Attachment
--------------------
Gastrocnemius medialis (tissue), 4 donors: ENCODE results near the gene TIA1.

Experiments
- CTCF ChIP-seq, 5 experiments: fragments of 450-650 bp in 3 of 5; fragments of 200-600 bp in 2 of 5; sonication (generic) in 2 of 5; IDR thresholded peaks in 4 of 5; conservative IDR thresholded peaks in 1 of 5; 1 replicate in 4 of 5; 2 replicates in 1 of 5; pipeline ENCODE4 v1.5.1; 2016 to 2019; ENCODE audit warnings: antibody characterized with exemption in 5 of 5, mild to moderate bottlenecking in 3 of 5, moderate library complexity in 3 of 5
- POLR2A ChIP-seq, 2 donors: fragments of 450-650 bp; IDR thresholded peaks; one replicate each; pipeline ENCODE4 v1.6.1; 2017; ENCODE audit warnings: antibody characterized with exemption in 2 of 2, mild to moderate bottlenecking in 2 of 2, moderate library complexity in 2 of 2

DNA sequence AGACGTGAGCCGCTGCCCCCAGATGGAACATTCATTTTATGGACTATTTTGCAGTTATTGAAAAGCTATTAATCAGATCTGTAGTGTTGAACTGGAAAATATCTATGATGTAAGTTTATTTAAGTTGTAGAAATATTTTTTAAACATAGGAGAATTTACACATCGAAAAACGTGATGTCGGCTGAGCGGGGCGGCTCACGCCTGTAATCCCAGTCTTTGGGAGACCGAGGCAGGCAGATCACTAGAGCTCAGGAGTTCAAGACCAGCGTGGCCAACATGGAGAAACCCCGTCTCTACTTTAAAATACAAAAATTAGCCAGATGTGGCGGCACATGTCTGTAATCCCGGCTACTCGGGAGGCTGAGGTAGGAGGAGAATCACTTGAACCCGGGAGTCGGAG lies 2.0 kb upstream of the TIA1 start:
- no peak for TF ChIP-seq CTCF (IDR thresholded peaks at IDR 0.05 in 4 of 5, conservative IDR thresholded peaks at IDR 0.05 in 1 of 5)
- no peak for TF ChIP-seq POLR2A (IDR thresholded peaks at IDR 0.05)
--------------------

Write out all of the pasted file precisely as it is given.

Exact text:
Gastrocnemius medialis (tissue), 4 donors: ENCODE results near the gene TIA1.

Experiments
- CTCF ChIP-seq, 5 experiments: fragments of 450-650 bp in 3 of 5; fragments of 200-600 bp in 2 of 5; sonication (generic) in 2 of 5; IDR thresholded peaks in 4 of 5; conservative IDR thresholded peaks in 1 of 5; 1 replicate in 4 of 5; 2 replicates in 1 of 5; pipeline ENCODE4 v1.5.1; 2016 to 2019; ENCODE audit warnings: antibody characterized with exemption in 5 of 5, mild to moderate bottlenecking in 3 of 5, moderate library complexity in 3 of 5
- POLR2A ChIP-seq, 2 donors: fragments of 450-650 bp; IDR thresholded peaks; one replicate each; pipeline ENCODE4 v1.6.1; 2017; ENCODE audit warnings: antibody characterized with exemption in 2 of 2, mild to moderate bottlenecking in 2 of 2, moderate library complexity in 2 of 2

DNA sequence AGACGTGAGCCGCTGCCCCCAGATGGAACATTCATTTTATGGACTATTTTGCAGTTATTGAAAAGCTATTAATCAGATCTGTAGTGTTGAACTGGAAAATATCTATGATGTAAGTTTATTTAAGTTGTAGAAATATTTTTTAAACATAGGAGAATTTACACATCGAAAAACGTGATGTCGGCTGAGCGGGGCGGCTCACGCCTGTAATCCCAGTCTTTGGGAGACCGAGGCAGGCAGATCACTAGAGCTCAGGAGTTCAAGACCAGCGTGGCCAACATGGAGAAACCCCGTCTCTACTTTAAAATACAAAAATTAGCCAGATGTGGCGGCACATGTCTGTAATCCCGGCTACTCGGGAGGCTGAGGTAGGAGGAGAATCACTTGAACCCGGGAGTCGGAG lies 2.0 kb upstream of the TIA1 start:
- no peak for TF ChIP-seq CTCF (IDR thresholded peaks at IDR 0.05 in 4 of 5, conservative IDR thresholded peaks at IDR 0.05 in 1 of 5)
- no peak for TF ChIP-seq POLR2A (IDR thresholded peaks at IDR 0.05)